January 22, 2022

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January 20, 2022

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SEC Proposes Closed-End Fund Offering Reform

On March 20, 2019, the U.S. Securities and Exchange Commission (“SEC”) proposed a series of reforms to the registration and offering processes for registered closed-end investment companies (“Registered CEFs”). The proposal responds to the SEC’s congressional mandate to extend offering reforms currently available to operating companies2  to Registered CEFs. The proposal includes a number of rule and form amendments that would result in greater consistency between the treatment of Registered CEFs and operating companies with respect to the registration, communication and offering processes under the Securities Act of 1933 (the “Securities Act”).

If adopted, the proposal would:

  • Streamline the shelf registration process to allow Registered CEFs to raise additional capital more quickly and efficiently;

  • Allow eligible Registered CEFs to qualify as “well known seasoned issuers” (“WKSIs”) and thereby make use of streamlined registration, communication and offering processes comparable to those currently available to operating company WKSIs;

  • Adopt a number of changes to Registered CEFs’ ongoing reporting requirements, including a new requirement to file current reports on Form 8-K; and

  • Provide Registered CEFs with greater flexibility to communicate with investors in connection with securities offerings both before and after filing a registration statement.

Although the proposed reforms to the registration and offering processes would significantly streamline the secondary offering process for Registered CEFs, the expanded disclosure requirements in shareholder reports and mandatory Form 8-K filings could increase the compliance costs and efforts associated with regular shareholder reporting. The SEC has requested comments on all portions of the proposal. Parties wishing to submit a comment letter may do so until June 10, 2019.

I. Registration and Offering Processes Reform

The SEC’s proposal would streamline the registration and offering processes for Registered CEFs conducting secondary offerings. As a result, Registered CEFs would be able to more quickly offer shares in response to market conditions. The proposed reforms would extend to Registered CEFs many of the processes currently available to operating companies and would codify processes currently available to certain funds through no-action letters or SEC staff guidance. The result would be more streamlined registration and offering processes that would allow Registered CEFs that meet certain conditions to minimize the number of filings (i.e., post-effective amendments and definitive filings under Rule 497) required to maintain a shelf offering and to take down shares off the shelf.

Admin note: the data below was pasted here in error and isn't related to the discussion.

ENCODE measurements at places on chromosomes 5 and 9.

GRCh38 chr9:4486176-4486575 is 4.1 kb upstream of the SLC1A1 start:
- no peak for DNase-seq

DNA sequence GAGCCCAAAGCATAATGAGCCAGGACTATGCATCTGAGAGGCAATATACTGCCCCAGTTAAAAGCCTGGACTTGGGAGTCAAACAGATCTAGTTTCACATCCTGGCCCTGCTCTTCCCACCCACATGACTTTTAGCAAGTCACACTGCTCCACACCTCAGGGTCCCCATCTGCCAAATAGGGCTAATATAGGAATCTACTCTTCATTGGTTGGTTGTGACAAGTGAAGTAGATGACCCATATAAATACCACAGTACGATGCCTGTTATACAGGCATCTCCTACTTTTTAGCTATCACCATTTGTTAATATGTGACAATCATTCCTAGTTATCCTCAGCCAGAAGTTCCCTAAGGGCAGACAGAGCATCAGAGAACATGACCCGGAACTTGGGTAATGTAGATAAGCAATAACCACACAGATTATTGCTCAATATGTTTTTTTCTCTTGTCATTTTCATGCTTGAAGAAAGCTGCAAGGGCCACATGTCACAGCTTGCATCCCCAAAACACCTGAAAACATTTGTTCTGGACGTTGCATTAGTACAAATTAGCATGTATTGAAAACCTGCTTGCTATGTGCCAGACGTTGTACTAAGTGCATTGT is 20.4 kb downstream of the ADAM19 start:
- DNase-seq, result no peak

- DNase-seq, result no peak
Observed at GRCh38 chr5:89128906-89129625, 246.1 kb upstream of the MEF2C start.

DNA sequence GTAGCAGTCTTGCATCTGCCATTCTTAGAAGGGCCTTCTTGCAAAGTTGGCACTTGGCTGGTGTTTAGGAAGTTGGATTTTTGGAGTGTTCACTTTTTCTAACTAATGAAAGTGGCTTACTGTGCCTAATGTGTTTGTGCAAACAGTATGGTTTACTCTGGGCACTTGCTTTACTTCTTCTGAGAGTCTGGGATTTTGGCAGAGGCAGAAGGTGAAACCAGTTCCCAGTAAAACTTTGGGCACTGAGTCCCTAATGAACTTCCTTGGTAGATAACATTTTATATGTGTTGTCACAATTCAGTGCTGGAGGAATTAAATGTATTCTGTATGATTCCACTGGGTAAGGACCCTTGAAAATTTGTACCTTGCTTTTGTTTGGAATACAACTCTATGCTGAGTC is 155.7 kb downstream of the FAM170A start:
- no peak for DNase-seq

a. Proposed Short-Form Form N-2

The SEC’s proposals would allow Registered CEFs that meet certain eligibility criteria to file a short-form registration statement on Form N-2.3  Under the current regulatory regime, each registration statement or post-effective amendment filed by a Registered CEF, including one filed as part of a shelf take-down, must include all information required by Form N-2 except for pricing information. The SEC must declare any such registration statements or post-effective amendments effective, which subjects registrants to the staff review process and can result in delays in effectiveness. As proposed, the short-form Form N-2 would operate similarly to Form S-3, which is used by operating companies to register securities for shelf offerings. A Registered CEF that meets the eligibility requirements of Form S-3 would be permitted to incorporate by reference into its Form N-2 registration statement information from the fund’s previous registration statements and other past and future regulatory filings to satisfy most Form N¬ 2 requirements.4  The proposed short-form Form N-2 may substantially decrease the disclosure required in a Form N-2 filing, potentially minimizing the time and expense of preparing a registration statement and expediting the staff review process.

b. Eligibility to File Short-Form Form N-2

To be eligible to file a short-form Form N-2, a Registered CEF must meet the “registrant requirements” and “transaction requirements” set forth in Form S-3. The registrant requirements of Form S-3 would require that a Registered CEF: (i) be registered under the Investment Company Act of 1940 (the “Investment Company Act”) for at least 12 calendar months immediately preceding the filing of the registration statement and (ii) have timely filed all reports required to be filed under the Investment Company Act and the Securities Exchange Act of 1934 (the “Exchange Act”) during that time, including current reports on Form 8-K, as discussed below.5   Generally, the transaction requirements of Form S-3 would be satisfied for a primary offering if a Registered CEF has a “public float”6  of $75 million or more.7

c. Forward Incorporation by Reference and Online Availability of Information Incorporated by Reference

The SEC proposed amending the instructions to Form N-2 to allow for forward incorporation by reference. Currently, Form N-2 does not permit funds to satisfy prospectus disclosure requirements through incorporation by reference, nor does it allow funds to incorporate by reference information from future shareholder reports or registration statements. Funds are instead required to file post-effective amendments to their registration statements to update financial information or to make other registration statement changes or updates.

If the proposal is adopted, a Registered CEF relying on the short-form Form N-2 would be permitted to incorporate by reference:

  • the fund’s annual report for the most recent fiscal year;

  • any reports filed pursuant to Section 13(a) or 15(d) of the Exchange Act after the fund’s most recent fiscal year-end (e.g., semi-annual reports); and

  • all documents subsequently filed pursuant to Exchange Act Sections 13(a), 13(c), 14 or 15(d) (e.g., shareholder reports and proxy statements) before the termination of the offering.